Influential Media Watchdog Group Tells Ad Buyers To Pull Budgets from Facebook
A media watchdog group known for getting companies and organizations to pull their advertising from Fox News, plans to put pressure on a new target — Facebook.
Media Matters for America plans to write a letter this month asking advertisers to rethink their spending on Facebook, The Information reported.
Facebook has been under pressure since refusing to take down posts by President Donald Trump that were viewed as misleading and widely believed to be aimed at disenfranchising Black voters and silencing Black voices.
In one post, Trump said mail-in ballots lead to voter fraud — an unsubstantiated claim that targets Black people and people of color. Experts say voter fraud is rare, according to FactCheck.org.
Twitter put a fact-checking label on Trump’s voter fraud comment and linked to news coverage debunking the claim, The Information reported. Facebook CEO Mark Zuckerberg, by comparison, wouldn’t touch the post.
Another Trump post that included the words, “when the looting starts, the shooting starts” went untouched by Zuckerberg. Hundreds of Facebook employees protested the company’s unwillingness remove “the incendiary rhetoric”.
Zuckerberg argued that users needed to be informed of what it viewed as a warning about possible government action. Facebook said it protects politicians’ speech because their speech deserves attention and is already the most scrutinized speech in the world.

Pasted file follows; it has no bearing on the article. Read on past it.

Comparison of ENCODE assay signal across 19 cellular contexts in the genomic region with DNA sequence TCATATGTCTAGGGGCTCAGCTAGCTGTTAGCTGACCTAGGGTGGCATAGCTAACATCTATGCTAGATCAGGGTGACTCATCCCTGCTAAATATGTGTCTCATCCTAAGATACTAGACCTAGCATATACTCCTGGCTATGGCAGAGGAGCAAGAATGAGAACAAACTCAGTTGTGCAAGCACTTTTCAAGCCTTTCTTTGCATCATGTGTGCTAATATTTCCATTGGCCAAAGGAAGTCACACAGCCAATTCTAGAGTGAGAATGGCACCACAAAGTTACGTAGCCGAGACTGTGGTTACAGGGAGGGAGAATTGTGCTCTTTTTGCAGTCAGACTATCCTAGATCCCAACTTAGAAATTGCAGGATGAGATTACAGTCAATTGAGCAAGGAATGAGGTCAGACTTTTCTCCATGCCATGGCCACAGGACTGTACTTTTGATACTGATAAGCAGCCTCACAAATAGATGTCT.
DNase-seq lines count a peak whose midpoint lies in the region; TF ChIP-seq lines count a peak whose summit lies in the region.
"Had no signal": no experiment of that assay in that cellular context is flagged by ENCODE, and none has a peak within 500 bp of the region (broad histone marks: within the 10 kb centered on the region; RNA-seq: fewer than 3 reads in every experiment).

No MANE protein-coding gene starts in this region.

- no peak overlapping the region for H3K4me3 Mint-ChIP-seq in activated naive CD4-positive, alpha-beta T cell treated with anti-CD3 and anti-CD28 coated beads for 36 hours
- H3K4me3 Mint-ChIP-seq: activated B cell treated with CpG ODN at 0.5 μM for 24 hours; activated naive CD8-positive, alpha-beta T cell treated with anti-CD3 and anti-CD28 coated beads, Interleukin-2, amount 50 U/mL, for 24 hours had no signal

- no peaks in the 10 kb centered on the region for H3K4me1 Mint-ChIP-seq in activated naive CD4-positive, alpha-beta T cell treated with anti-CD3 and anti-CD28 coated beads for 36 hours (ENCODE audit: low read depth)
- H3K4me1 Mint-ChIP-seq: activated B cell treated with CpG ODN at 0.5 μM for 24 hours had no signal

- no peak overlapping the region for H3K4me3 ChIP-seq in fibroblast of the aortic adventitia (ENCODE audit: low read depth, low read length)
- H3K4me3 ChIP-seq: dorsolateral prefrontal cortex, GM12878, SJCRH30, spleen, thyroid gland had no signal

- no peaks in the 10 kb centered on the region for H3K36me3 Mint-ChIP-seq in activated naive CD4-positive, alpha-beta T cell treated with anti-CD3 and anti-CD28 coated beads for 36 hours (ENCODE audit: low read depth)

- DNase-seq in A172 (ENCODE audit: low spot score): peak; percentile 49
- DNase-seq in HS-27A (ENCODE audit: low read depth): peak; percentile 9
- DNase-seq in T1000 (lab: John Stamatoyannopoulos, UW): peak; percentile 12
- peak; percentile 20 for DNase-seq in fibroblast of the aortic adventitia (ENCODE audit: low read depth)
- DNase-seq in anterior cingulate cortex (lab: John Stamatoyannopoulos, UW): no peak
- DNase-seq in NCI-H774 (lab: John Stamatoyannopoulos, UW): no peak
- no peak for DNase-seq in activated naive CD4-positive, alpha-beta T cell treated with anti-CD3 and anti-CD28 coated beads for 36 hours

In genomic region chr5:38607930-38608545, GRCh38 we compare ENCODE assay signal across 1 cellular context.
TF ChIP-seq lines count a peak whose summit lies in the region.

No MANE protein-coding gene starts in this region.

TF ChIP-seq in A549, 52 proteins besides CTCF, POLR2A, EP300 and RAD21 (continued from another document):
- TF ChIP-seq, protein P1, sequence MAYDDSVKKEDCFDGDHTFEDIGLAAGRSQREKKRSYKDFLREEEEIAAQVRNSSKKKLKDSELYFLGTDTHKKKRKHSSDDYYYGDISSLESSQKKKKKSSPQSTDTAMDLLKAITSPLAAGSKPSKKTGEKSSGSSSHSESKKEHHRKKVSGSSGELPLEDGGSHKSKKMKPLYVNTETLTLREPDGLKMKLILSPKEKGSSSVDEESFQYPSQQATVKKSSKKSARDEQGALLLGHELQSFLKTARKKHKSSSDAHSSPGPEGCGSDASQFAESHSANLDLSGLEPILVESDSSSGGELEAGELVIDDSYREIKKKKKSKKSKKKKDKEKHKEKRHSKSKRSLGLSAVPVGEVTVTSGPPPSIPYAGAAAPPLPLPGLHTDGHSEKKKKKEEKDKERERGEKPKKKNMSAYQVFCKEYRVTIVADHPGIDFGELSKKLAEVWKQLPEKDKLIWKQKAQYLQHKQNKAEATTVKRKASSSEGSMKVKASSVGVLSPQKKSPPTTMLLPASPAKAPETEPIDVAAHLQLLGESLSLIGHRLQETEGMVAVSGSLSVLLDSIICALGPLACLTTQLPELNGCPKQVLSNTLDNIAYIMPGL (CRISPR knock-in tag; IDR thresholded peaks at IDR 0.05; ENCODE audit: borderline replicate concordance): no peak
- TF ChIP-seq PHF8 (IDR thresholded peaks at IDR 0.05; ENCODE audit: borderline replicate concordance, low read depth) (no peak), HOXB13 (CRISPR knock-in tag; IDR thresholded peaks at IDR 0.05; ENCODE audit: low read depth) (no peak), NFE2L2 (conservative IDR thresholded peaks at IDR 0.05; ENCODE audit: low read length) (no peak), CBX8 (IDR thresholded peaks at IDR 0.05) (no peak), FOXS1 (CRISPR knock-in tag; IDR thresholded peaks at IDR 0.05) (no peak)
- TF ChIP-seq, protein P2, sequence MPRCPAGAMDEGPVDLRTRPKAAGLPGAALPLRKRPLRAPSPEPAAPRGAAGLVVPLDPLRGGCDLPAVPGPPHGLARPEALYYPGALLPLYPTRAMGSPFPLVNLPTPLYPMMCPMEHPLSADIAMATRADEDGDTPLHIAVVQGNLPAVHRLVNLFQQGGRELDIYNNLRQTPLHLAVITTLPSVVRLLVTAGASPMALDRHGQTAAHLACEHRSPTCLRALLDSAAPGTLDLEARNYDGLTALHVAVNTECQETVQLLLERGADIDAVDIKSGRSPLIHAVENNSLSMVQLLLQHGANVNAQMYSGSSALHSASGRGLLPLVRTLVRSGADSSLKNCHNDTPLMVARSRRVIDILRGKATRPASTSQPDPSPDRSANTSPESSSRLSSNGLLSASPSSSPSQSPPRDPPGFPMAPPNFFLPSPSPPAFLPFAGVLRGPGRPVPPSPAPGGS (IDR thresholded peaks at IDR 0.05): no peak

Misleading information about voting disproportionately targets marginalized communities in the U.S., according to Angelo Carusone, president of Media Matters. “So advertisers need to be asking, is there a risk here or not,” of having their ad run on the social network, he said. Advertisers “aren’t going to be able to say it’s OK to give $3 million to a company that gives African Americans wrong information about polling.”
Media Matters is best known for persuading advertisers to boycott Fox News after sexual harassment allegations were made against host Bill O’Reilly.
Fox’s “The O’Reilly Factor” lost more than 60 advertisers after the New York Times reported in 2017 that Fox had paid five women $13 million to silence their allegations of sexual harassment or verbal abuse. O’Reilly was fired.
Media Matters has gone after Facebook before, flying a plane over the company’s Silicon Valley headquarters with a banner saying, “Facebook Hearts Right Wing Lies.”
At least two smaller companies have cut Facebook ad spending as a result of how Facebook handled Trump’s posts. Larger advertisers aren’t pulling ads yet.
The coronavirus has turned the advertising market upside down, with 76 percent of companies planning to cut their budgets this year. Many large U.S. advertisers paused their Facebook campaigns until the economy fully reopens, an ad executive told The Information.
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Meanwhile, activists could start pressuring big brands to pull back on their Facebook spending if the company is seen as helping to spread false political and voting information, the executive said anonymously.
Most Facebook advertisers are small and medium-sized businesses that are deeply entrenched in the platform, Carusone said.
“Zuckerberg has come under fire so many times, and I think most clients are focused on other issues right now,” said Brooke Reno, group business director at New York-based media buying agency the Media Kitchen.